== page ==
- Agency model could be a potential threat to profits?
- Property assets might have fallen in value recently, due to higher interest rates.
- Impact on earnings from higher costs, esp salaries amp; utilities.
- Wafer thin profit margins, although note that the biggest contributor to gross profit is high margin aftersales (e.g. servicing, repairs)
Overall, I continue to see VTU shares as a particularly good value share. Strongly asset backed, with a low PER and decent divis on top. So this is attractive to value investors.
Stockopedia also likes it – look how high the StockRank is (below – chart below the share price chart) -
Graham’s Section: PCF (LON:PCF)
Share price: 2.25p (pre-market)
Market cap: £7.5m
This is below our normal £10m cut-off, but I think it deserves an update as this is one that I previously covered in some detail. It’s also a stock that I previously owned.
In summary, this looked like a fast-growing, high-performing challenger bank with a lot of potential. But over the last few years it has suffered a vast array of problems, many of which were self-inflicted (although the impact of Covid hardly helped them).
Most shockingly, the problems included “members of the finance team, under instruction, manually adjusting certain accounting entries for both financial and regulatory reporting purposes”. In other words, we may have been analysing falsified numbers from this company.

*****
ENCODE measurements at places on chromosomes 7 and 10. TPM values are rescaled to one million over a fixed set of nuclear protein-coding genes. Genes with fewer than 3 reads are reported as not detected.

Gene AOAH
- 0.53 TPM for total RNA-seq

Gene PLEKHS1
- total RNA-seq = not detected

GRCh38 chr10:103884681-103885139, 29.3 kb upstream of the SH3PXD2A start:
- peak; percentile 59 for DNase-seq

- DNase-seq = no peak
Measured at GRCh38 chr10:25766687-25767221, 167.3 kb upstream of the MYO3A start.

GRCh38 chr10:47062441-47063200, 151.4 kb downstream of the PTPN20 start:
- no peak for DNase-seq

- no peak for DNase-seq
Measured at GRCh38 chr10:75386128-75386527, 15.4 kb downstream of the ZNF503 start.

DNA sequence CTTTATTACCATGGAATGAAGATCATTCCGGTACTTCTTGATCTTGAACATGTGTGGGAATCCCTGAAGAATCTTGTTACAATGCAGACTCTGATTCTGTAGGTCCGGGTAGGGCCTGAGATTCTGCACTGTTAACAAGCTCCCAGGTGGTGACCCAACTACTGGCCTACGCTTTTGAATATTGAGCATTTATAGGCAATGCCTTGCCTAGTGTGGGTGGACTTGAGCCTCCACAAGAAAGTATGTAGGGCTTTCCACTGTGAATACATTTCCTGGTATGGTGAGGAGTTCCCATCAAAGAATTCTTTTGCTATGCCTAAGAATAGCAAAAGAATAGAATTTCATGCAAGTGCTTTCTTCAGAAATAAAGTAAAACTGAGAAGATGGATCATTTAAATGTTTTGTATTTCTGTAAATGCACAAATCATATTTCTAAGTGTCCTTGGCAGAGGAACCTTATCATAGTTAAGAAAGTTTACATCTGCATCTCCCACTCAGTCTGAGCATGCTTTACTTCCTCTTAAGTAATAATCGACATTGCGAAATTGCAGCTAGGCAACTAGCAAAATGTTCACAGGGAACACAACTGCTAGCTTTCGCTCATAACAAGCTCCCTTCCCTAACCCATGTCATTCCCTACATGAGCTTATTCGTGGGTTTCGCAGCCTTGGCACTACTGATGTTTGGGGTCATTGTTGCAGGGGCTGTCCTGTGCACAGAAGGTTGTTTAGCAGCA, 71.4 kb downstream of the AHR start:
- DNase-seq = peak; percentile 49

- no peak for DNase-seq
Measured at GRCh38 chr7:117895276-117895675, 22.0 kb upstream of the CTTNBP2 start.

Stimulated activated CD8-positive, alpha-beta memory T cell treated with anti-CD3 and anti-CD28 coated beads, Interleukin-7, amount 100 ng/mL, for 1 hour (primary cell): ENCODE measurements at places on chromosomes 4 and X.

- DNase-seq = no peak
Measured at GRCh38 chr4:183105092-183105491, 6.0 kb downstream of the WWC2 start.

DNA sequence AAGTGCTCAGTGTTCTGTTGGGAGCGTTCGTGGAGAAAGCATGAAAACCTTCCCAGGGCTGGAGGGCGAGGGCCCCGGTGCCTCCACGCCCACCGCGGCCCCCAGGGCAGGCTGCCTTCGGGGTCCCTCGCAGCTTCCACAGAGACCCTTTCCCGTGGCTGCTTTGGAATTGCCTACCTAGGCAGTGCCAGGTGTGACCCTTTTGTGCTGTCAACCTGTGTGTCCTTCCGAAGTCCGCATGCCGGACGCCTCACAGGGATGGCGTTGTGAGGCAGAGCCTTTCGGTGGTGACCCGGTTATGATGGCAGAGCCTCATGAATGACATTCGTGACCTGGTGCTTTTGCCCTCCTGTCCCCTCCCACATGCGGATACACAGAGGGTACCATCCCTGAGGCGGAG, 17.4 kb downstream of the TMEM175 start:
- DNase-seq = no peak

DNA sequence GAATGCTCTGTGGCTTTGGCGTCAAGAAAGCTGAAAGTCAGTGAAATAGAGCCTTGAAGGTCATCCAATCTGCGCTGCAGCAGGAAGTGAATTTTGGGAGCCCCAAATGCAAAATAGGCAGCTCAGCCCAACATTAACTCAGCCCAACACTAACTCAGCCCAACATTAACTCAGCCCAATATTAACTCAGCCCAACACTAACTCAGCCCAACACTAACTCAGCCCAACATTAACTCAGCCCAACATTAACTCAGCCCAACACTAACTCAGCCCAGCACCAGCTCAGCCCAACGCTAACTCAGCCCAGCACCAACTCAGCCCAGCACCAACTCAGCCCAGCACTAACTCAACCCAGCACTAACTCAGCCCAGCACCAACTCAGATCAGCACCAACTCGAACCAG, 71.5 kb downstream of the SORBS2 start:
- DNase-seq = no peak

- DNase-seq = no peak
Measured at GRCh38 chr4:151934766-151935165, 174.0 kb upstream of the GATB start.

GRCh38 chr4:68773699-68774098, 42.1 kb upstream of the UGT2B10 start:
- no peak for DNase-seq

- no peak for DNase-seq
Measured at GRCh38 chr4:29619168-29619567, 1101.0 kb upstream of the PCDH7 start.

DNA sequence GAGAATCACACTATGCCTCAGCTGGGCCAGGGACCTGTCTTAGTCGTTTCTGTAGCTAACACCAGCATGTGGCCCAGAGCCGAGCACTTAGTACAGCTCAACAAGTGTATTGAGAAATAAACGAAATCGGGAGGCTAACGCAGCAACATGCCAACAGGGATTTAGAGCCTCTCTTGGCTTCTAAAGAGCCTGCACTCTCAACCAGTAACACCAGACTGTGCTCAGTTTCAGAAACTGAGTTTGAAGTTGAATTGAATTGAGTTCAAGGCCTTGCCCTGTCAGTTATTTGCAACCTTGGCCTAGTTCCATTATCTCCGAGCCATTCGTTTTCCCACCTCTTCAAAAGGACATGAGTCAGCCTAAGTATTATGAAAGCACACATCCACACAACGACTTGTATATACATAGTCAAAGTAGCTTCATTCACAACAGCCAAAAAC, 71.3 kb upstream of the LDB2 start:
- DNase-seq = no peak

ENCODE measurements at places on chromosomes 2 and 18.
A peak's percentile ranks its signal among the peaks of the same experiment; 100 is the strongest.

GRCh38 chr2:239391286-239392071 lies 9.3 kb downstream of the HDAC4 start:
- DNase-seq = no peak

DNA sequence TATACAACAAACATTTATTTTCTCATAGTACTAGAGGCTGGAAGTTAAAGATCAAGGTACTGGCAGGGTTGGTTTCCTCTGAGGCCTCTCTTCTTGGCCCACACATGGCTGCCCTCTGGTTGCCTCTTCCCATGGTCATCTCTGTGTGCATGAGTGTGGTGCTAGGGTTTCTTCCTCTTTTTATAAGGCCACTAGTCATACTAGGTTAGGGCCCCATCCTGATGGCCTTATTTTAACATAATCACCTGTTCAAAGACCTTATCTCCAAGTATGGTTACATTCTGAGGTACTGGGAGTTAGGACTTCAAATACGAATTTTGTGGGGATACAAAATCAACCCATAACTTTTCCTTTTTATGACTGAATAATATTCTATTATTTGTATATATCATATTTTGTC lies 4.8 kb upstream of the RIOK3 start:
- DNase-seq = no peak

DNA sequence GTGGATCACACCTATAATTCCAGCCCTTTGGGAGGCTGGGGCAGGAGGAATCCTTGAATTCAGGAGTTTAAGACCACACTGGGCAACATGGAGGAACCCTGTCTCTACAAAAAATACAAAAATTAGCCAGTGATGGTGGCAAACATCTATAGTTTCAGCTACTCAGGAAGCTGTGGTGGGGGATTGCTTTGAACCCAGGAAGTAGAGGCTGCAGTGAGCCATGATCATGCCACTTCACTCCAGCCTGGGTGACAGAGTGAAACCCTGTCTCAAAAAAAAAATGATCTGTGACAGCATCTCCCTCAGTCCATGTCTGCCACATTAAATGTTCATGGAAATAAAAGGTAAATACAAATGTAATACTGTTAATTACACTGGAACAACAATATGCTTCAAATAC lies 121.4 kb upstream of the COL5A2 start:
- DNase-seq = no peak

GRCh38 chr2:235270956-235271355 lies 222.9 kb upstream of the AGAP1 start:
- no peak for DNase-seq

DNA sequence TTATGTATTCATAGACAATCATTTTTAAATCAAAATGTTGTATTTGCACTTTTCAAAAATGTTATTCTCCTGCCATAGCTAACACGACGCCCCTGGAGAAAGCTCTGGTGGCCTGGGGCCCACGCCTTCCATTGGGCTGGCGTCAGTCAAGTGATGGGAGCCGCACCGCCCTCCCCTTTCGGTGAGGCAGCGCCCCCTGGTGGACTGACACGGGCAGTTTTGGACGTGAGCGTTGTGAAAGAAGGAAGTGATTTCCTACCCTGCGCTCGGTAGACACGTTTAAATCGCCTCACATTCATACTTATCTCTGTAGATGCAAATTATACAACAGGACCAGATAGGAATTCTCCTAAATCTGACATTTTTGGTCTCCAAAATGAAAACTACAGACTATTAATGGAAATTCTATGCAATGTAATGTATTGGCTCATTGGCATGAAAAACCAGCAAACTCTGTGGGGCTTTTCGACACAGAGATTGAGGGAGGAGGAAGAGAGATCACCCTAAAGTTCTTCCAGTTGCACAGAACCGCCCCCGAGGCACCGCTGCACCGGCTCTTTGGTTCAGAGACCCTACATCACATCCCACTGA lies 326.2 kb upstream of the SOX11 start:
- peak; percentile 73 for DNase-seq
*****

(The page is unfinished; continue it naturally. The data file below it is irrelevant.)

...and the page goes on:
Some of the recent events here are:
- May 2022: early-stage takeover discussions with Castle Trust Capital Plc. “Under the terms of the possible offer, PCF shareholders would have a small minority position” in the combined group.”
- June 2022: interim results to March 2022 show a pre-tax loss of £7.5m as the company’s expenses increase and its lending book reduces. Balance sheet equity falls from £49m to £41m.
- July 2022: the major shareholder injects £1.5m at the low, low price of just 5p per share (9% dilution).
- August 2022: PCF starts selling defaulted receivables to a specialist.
- September 2022: Castle Trust Capital says it does not intend to make an offer for PCF.
This brings us to today. With the Castle deal no longer on the cards, PCF wants to let shareholders know what it is planning to do:
The Company continues to be engaged in its objectives of seeking to raise further growth capital despite the difficult market backdrop whilst separately continuing to explore other transactional options, be that by way of business, operational or asset sales or other options to give greater certainty to, and maximise value for, shareholders.